Freedom From Mommy Guilt
I have a confession – I blog, tweet, instagram, check my email, and do all sorts of other technological things in front of Caleb. *Gasp* I know, how could I? I’m on a role with these posts speaking out against what I read on Facebook this week. #SorryImNotSorry All over the internet I feel as though I’m being bombarded by people saying that it’s not ok to use technology in front of your kids. They say that parents need to be solely focused on their kids or they’ll grow up feeling like they’re not important and not loved. A few days ago I read a post written by a woman who sat in her sons’ room as they were playing and tallied up how many times they looked at her. It ended up being 28 times. She then went on to tell parents that, if she had been on her phone or computer, that would have been 28 times her boys would have felt that the internet was more important than them. That would have been 28 times her sons would have felt unloved and unvalued. First off, I want to say that I am not writing this against that mom AT ALL! That mom sounds like an amazing woman and an amazing mom. She obviously loves her sons and is doing everything she can to show them that love in tangible ways. What I do want to talk about is mommy guilt. We women feel guilty enough and wonder if we’re doing right by our kids and we don’t need others condemning us for our parenting choices. Yes, I spend time on my computer in front of Caleb. I’m working on growing my blog to be a source of supplementary income for my family so I have to be willing to view my blog as a job. Being able to be home with my little man is something I’m incredibly thankful for. I know not all moms who want to be home with their kids are able to. I feel so fortunate that Nate’s job pays enough for our family to live on but pastors don’t make a ton and so I also feel so fortunate that blogging can provide some added money to go toward loans, savings, and our trip to Mexico this spring. The thing is, I am totally able to work on my blog while keeping an eye on Caleb and being right there when he needs me. There are plenty of times every day when Caleb has crawled over to me wanting to be picked up and I shut my computer right then and pick him up to give him cuddles. There are other times when Caleb will look up at me and chatter and I’ll smile and chatter right back until he goes back to whatever he was doing. I am constantly showing him that he is more important than my computer, even when I’m working. Is it difficult for me to have so many interruptions? Definitely! But it’s worth it to be loving on my little guy. Sure, there are times when I have to tell Caleb to wait a second. He’ll want to climb up on my lap and I’ll tell him to wait for me to finish writing a sentence, drafting an email, or put finishing touches on an edited picture. Because of this he is beginning to learn patience and, as soon as I’m done with the finishing touches I had to do, into my arms he comes. Caleb and I also spend a ton of time together technology free. We go for walks, we read, we wrestle, we have people over, we go shopping… The list goes on and on. That time is totally special and extremely important. It would be wrong for him to always see me on my computer or phone. That would certainly be teaching him unhealthy habits and showing him where my priorities are. If we think about it, it’s only been in recent history that moms have been charged to focus every bit of their attention on their kids. In the past women had so much to do! Definitely more than we women in today’s day and age have to do! Do you think a woman had the ability to acknowledge all 28 times her child looked at her while she was scrubbing clothes, plucking a chicken, or weeding the garden? I don’t think so. And I don’t see anything wrong with that. She was teaching her kids work ethic, how to free play, and how to be disciplined. I’m certainly not judging moms who choose to not use technology in front of their kids – there’s certainly value in that – but we also need to stop judging moms that do. It’s not going to harm their kids to see their moms using technology in a healthy manner. They’re not going to feel unloved and unvalued if they’re not the center of attention at all times. Let’s stop casting mommy guilt on one another (as long as a woman is not doing something that’s truly WRONG and HARMFUL to her kids)and accept that we’re all doing the best we can to raise our kids well! Your Turn:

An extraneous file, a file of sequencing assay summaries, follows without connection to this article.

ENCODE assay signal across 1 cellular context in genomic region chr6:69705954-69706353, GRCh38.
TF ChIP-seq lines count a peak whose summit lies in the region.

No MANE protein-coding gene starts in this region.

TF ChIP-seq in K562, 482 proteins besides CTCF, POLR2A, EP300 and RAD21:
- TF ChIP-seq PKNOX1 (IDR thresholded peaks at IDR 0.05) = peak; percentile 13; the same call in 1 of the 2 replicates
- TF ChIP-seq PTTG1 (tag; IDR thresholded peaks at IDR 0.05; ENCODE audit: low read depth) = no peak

Do you use technology in front of your kids?
What’s an aspect of mommy guilt you would like to see eradicated?